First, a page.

Not wanting to risk his communication being intercepted by the FBI again, Oliphant travelled 3 days by train from San Francisco to Washington and wrote a memorandum from inside the security of the British Embassy. The memorandum spelled out that British research was under threat and that the Americans intended for post-war atomic monopoly in research, energy and the weapon.

Sent via secured diplomatic bag, the memorandum caused a kerfuffle back in Britain. Oliphant laid a new plan to repatriate home all of the British scientists on the Manhattan Project, and to reach out to the British dominions (such as Australia) for assistance. The British government was open to the plan. Oliphant was ordered home to Britain, and his suggestions were taken up the chain to Lord Cherwell (Churchill’s scientific advisor) and Sir John Anderson, the Chancellor of the Exchequer and leading authority on atomic matters in Churchill’s Cabinet.

James Chadwick, the head of the British mission to the Manhattan Project, was incensed. Chadwick wrote to his government arguing that a removal of British brains from America would significantly disrupt the project.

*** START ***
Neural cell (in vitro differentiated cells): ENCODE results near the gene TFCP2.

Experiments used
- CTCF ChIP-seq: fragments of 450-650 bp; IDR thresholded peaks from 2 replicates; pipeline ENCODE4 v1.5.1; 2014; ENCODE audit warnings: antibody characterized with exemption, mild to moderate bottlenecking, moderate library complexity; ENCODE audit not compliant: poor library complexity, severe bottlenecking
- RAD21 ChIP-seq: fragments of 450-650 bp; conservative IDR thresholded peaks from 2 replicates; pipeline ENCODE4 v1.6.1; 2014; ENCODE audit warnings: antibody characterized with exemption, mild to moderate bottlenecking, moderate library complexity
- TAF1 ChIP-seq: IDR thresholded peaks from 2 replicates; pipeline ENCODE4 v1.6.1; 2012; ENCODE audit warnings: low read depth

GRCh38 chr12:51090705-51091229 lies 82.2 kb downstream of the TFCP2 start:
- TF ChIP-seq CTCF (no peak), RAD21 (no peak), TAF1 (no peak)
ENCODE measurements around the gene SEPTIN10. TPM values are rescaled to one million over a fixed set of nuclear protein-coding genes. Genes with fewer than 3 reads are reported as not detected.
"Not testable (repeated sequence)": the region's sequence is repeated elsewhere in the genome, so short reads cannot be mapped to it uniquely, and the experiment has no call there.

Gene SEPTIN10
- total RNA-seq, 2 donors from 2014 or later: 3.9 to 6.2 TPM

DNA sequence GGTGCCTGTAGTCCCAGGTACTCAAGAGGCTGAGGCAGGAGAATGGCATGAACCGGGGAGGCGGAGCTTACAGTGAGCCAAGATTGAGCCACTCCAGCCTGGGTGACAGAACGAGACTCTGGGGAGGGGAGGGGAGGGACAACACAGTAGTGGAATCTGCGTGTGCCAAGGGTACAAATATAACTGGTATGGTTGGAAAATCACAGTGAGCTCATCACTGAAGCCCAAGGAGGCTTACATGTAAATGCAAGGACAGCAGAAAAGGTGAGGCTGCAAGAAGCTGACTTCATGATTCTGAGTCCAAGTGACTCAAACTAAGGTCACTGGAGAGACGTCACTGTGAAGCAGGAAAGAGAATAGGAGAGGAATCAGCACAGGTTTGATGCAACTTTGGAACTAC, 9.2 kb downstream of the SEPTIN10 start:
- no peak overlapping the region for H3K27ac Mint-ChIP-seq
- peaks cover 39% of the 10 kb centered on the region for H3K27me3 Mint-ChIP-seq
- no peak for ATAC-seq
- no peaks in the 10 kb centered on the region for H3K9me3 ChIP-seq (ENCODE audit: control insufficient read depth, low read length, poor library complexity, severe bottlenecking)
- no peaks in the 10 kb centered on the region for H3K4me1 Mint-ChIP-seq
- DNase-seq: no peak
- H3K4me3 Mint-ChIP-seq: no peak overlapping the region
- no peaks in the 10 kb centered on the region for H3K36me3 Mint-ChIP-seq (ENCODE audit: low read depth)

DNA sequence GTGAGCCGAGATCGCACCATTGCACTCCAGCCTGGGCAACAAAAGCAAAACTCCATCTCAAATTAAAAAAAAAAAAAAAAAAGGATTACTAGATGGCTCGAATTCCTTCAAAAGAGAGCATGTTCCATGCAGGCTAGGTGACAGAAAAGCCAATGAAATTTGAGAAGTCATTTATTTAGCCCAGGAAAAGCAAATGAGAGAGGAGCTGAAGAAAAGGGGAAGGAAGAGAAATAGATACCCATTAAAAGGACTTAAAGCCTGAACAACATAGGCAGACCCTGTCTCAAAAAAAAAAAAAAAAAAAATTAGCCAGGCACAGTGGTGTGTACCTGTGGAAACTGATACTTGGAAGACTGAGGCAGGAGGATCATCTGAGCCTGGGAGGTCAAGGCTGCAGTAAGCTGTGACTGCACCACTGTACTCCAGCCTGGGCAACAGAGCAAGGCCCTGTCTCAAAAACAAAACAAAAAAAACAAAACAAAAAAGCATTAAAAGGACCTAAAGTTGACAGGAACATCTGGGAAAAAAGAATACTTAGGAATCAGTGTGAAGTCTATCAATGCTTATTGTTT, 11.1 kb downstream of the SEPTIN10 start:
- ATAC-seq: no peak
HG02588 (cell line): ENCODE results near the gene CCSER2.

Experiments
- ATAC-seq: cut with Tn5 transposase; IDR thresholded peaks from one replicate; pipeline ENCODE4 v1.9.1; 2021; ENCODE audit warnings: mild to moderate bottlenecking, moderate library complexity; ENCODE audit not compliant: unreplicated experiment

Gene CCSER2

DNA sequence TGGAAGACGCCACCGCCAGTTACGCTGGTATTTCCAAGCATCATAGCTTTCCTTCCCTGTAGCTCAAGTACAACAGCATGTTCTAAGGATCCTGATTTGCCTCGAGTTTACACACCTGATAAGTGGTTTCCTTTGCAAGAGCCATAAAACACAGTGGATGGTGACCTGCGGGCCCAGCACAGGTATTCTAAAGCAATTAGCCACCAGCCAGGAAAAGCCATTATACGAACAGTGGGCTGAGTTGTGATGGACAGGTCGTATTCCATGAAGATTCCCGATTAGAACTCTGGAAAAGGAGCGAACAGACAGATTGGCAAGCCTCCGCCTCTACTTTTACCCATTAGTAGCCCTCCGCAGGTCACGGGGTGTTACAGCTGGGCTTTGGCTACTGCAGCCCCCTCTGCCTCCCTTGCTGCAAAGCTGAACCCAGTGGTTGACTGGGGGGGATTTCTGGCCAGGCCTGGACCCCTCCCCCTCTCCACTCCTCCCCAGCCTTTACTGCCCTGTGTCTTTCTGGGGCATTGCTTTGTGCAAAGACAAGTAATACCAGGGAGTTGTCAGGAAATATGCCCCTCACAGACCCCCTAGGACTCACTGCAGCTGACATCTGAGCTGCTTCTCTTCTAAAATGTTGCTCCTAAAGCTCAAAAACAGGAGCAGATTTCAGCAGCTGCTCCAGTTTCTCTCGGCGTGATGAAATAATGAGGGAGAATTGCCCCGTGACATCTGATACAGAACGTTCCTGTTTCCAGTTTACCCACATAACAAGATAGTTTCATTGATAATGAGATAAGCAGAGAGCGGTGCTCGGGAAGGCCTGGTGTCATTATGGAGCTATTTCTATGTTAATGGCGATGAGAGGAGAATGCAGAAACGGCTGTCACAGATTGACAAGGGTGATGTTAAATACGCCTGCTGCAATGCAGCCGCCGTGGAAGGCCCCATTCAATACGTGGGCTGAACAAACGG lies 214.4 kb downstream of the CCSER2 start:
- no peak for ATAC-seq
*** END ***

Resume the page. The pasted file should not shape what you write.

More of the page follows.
On 9 January 1945, Oliphant arrived at 11 Downing Street to meet with the Chancellor. Sir John was sympathetic to Oliphant’s cause, but pointed out that there was a war that still needed to be won. Oliphant was told to desist in his communications with Australia and to return to America to complete the task at hand.

By March 1945 the Oak Ridge plant had reached efficiency and was producing uranium isotopes for a bomb that eventually would be bound for Hiroshima. Oliphant had completed his monumental task in bringing new technology to utility, and wrote to Lawrence resigning his commission to the project with the hope for continued post-war collaboration:

There is no doubt we have been associated with a birth of a new industry. This is not a passing phase in the intensive development of a new military weapon but a permanent contribution to science and technology of the future... Although war has brought the opportunity to do these things, and although the immediate results will be incalculable destruction, we know that in the ultimate analysis this aspect will be overshadowed by the benefits wrought for mankind... Mutual respect and understanding have always characterised scientific men, for the literature of science is the first real world language. Oliphant Letter to Lawrence, 16 March 1945

The bombs fell on Japan. The war ended.

The Aftermath